MIT engineers designed an adhesive patch that produces ultrasound images of the body. The stamp-sized device sticks to skin and can provide continuous ultrasound imaging of internal organs for 48 hours. (Image: Felice Frankel)

Ultrasound imaging, as it currently stands, requires specialized, bulky equipment typically only available in medical centers. However, MIT engineers are working to make such technology as wearable and accessible as lotion at a drug store.

The design for the new ultrasound sticker is stamp-sized technology that sticks to the skin and can provide ultrasound imaging of internal organs for up to 48 hours — much more convenient than having a technician hold a probe in place for extended periods of time.

The team applied the stickers to volunteers and the devices produced live, high-resolution images of major blood vessels and organs such as the heart, lungs, and stomach. The stickers stuck and captured changes in underlying organs even as the volunteers performed various exercises.

The design requires connecting the stickers to instruments that translate the reflected sound waves into images. However, the team is working to make the technology operate wirelessly.

“We envision a few patches adhered to different locations on the body, and the patches would communicate with your cellphone, where AI algorithms would analyze the images on demand,” said the study’s Senior Author Xuanhe Zhao, Professor of mechanical engineering and civil and environmental engineering at MIT. “We believe we’ve opened a new era of wearable imaging: With a few patches on your body, you could see your internal organs.”

“[A] wearable ultrasound imaging tool would have huge potential in the future of clinical diagnosis. However, the resolution and imaging duration of existing ultrasound patches is relatively low, and they cannot image deep organs,” said Chonghe Wang, an MIT graduate student.

The new technology produces higher-resolution images over a longer duration by pairing a stretchy adhesive layer with a rigid array of transducers, the combination of which enables the device to conform to the skin while maintaining the relative location of transducers for a clearer and more precise images, the team said.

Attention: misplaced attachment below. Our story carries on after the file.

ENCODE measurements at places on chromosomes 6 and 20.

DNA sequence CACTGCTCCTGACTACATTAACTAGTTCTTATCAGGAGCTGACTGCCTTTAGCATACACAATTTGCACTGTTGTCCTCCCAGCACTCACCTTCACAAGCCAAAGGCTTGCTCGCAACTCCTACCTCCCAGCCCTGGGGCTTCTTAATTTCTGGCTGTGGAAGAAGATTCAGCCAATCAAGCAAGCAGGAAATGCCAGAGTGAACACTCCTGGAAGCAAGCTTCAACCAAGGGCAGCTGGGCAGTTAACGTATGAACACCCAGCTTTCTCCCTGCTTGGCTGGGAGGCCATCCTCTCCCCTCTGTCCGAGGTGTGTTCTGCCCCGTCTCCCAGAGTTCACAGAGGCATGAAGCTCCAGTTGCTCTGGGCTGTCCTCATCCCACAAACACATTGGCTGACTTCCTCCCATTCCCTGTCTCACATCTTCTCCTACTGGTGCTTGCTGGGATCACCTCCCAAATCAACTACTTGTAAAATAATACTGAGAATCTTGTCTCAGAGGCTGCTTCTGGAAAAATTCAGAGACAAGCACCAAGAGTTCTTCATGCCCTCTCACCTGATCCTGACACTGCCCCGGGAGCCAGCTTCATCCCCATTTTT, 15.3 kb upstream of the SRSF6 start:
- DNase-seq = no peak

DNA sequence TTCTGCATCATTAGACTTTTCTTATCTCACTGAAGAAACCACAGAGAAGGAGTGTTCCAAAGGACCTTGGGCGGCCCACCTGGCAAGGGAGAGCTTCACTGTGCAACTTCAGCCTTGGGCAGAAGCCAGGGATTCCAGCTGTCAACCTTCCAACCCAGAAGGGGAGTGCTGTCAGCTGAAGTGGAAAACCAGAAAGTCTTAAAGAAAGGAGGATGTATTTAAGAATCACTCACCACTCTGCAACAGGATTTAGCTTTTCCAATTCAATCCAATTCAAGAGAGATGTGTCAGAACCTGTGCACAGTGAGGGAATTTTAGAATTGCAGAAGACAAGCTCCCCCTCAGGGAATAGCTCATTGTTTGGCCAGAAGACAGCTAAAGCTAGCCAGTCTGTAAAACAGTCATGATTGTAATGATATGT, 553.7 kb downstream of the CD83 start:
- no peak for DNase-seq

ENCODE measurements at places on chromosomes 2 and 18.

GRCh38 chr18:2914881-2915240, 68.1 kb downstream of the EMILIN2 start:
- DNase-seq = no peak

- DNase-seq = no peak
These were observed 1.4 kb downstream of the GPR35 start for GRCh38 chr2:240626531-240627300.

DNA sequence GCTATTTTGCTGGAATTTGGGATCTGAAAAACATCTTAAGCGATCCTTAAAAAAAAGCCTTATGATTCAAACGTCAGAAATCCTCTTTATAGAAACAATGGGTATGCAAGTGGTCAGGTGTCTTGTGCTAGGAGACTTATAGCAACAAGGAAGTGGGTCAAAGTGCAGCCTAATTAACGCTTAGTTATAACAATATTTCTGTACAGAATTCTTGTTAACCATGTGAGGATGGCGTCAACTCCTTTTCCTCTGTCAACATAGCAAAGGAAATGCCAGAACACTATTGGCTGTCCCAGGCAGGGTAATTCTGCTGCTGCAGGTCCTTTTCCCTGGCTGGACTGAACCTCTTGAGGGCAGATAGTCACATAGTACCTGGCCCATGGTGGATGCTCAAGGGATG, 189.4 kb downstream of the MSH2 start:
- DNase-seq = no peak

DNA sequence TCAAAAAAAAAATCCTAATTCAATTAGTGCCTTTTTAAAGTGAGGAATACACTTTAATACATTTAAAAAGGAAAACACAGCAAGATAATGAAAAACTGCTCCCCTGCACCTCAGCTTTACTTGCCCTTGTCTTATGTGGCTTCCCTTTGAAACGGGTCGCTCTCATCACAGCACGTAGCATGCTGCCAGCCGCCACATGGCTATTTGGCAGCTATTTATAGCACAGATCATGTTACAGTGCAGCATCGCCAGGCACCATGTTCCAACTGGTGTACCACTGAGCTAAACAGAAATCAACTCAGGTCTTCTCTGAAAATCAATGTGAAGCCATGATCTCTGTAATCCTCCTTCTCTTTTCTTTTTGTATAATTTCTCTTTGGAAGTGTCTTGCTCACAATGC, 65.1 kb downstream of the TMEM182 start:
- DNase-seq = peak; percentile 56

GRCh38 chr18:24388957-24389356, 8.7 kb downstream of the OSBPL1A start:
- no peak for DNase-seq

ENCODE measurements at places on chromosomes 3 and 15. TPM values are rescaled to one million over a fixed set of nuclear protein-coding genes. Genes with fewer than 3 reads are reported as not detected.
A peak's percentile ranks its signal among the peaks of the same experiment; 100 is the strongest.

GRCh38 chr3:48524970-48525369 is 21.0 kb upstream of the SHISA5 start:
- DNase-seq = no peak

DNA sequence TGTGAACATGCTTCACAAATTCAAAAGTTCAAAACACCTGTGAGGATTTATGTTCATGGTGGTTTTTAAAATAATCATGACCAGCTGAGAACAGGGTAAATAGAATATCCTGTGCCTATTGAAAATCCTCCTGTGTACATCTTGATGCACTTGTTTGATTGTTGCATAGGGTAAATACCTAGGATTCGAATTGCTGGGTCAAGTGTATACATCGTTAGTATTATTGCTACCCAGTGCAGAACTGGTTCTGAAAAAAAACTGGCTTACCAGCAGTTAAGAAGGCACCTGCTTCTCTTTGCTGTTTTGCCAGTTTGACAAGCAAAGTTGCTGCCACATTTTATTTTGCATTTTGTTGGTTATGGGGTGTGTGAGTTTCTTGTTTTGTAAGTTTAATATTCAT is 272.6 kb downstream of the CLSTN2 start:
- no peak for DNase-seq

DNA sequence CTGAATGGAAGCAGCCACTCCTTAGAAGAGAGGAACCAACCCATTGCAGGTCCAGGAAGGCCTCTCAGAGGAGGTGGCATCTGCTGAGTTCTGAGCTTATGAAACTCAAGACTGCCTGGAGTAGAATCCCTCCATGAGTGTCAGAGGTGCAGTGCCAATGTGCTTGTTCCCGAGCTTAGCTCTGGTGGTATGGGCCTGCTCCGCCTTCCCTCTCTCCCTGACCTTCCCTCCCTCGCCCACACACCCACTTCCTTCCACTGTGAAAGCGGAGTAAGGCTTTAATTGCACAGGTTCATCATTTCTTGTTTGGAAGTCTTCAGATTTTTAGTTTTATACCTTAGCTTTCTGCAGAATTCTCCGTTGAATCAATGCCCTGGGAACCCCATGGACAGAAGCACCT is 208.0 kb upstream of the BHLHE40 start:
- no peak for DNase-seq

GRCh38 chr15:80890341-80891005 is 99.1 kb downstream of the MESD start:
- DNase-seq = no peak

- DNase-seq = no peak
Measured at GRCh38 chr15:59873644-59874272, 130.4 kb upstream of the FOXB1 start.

The device’s adhesive layer is made up of two thin layers of elastomer that encapsulate a middle layer of solid hydrogel, a largely water-based, elastic, stretchy material — unlike current ultrasound gels — that transmits sound waves.

“The elastomer prevents dehydration of hydrogel,” said Xiaoyu Chen, an MIT postdoc. “Only when hydrogel is highly hydrated can acoustic waves penetrate effectively and give high-resolution imaging of internal organs.”

The bottom elastomer layer is designed to stick to the skin, while the top layer adheres to a rigid array of team-designed transducers, a press release says. The entire sticker measures about 2 square centimeters across, and 3 millimeters thick — about the size of a postage stamp.

“With imaging, we might be able to capture the moment in a workout before overuse, and stop before muscles become sore,” said Chen. “We do not know when that moment might be yet, but now we can provide imaging data that experts can interpret.”

The team is also developing software algorithms based on AI that can better interpret and diagnose the stickers’ images. Then, they hope the stickers can be packaged and sold — and even used to monitor the progression of tumors and the development of fetuses in the womb.

“We imagine we could have a box of stickers, each designed to image a different location of the body,” Zhao said. “We believe this represents a breakthrough in wearable devices and medical imaging.”

Tech Briefs’ Q&A with the study’s Senior Author Xuanhe Zhao.

TB: When will this technology be available?

XZ: In a few years, probably about 5-10 [years].

TB: Will there be a large market for it? Will it catch on?

XZ: Yes, it may potentially revolutionize two fields (and the corresponding markets): medical imaging and wearable devices. Current medical imaging is usually taken in hospitals for short term, such as a few seconds. Current wearable devices only give linear data such as body temperature, heart rate, and ECG.

BAUS (bioadhesive ultrasound) provides long-term, continuous, wearable imaging of diverse internal organs such as the heart, lung, blood vessels, and muscles. It will add a “time” dimension (e.g., over a few days) to medical imaging; it will add an “imaging” dimension to wearable technology.

TB: How will this change the ultrasound game?

XZ: It will allow long-term continuous wearable ultrasound imaging of patients in dynamic motions. It may represent a new era of wearable ultrasound imaging.

We are developing the wireless version of the devices. We are developing algorithms for real-time image analysis and diagnosis.

Zhao added that the team is also working on other medical advances, such as a joystick-operated robot that aims to help surgeons  treat stroke patients remotely, surgical “duct tape” as an alternative to sutures , and an inflatable robotic hand to give amputees  real-time tactile control.